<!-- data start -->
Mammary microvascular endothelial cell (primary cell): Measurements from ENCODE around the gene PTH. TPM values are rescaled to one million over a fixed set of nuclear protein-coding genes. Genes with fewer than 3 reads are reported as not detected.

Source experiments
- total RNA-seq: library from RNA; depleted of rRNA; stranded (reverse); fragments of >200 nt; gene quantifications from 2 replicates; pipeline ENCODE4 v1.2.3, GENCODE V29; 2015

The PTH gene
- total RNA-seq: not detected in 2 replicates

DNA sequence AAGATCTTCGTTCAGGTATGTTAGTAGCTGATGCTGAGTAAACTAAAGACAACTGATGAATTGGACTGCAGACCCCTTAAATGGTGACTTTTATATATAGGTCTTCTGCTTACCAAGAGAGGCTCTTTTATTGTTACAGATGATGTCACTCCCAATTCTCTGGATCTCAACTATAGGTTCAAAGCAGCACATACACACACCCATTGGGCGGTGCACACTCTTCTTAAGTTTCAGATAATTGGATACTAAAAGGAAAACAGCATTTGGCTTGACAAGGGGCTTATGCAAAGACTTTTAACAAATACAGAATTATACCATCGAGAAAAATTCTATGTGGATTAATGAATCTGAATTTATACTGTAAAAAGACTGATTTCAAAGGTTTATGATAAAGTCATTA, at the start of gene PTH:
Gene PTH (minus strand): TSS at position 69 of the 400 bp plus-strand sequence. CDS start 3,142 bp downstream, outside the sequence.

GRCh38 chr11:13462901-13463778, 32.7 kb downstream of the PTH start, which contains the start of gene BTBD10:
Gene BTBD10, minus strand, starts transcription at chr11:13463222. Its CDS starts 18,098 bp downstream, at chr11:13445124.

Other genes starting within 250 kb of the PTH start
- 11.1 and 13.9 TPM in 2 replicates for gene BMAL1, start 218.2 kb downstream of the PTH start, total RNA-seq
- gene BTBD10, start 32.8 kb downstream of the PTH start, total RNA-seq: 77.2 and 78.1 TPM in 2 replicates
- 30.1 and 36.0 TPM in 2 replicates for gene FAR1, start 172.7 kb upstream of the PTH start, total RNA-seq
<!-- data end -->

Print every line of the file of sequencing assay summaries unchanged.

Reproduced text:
Mammary microvascular endothelial cell (primary cell): Measurements from ENCODE around the gene PTH. TPM values are rescaled to one million over a fixed set of nuclear protein-coding genes. Genes with fewer than 3 reads are reported as not detected.

Source experiments
- total RNA-seq: library from RNA; depleted of rRNA; stranded (reverse); fragments of >200 nt; gene quantifications from 2 replicates; pipeline ENCODE4 v1.2.3, GENCODE V29; 2015

The PTH gene
- total RNA-seq: not detected in 2 replicates

DNA sequence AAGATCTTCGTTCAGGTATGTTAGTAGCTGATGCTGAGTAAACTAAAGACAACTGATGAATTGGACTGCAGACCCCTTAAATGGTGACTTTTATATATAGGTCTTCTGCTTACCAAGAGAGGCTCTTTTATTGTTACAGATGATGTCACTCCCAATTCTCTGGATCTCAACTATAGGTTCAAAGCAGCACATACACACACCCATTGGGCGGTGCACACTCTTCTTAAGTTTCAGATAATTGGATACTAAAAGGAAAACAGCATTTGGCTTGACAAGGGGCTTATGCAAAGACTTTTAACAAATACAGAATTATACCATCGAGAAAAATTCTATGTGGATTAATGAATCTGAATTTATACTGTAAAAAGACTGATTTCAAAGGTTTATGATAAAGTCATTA, at the start of gene PTH:
Gene PTH (minus strand): TSS at position 69 of the 400 bp plus-strand sequence. CDS start 3,142 bp downstream, outside the sequence.

GRCh38 chr11:13462901-13463778, 32.7 kb downstream of the PTH start, which contains the start of gene BTBD10:
Gene BTBD10, minus strand, starts transcription at chr11:13463222. Its CDS starts 18,098 bp downstream, at chr11:13445124.

Other genes starting within 250 kb of the PTH start
- 11.1 and 13.9 TPM in 2 replicates for gene BMAL1, start 218.2 kb downstream of the PTH start, total RNA-seq
- gene BTBD10, start 32.8 kb downstream of the PTH start, total RNA-seq: 77.2 and 78.1 TPM in 2 replicates
- 30.1 and 36.0 TPM in 2 replicates for gene FAR1, start 172.7 kb upstream of the PTH start, total RNA-seq